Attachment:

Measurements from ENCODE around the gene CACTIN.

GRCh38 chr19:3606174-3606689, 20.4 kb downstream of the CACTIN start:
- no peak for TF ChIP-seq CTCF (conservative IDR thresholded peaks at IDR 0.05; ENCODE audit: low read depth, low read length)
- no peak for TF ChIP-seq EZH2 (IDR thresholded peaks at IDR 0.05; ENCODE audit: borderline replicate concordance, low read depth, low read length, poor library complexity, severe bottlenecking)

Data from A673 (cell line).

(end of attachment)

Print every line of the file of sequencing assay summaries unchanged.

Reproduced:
Measurements from ENCODE around the gene CACTIN.

GRCh38 chr19:3606174-3606689, 20.4 kb downstream of the CACTIN start:
- no peak for TF ChIP-seq CTCF (conservative IDR thresholded peaks at IDR 0.05; ENCODE audit: low read depth, low read length)
- no peak for TF ChIP-seq EZH2 (IDR thresholded peaks at IDR 0.05; ENCODE audit: borderline replicate concordance, low read depth, low read length, poor library complexity, severe bottlenecking)

Data from A673 (cell line).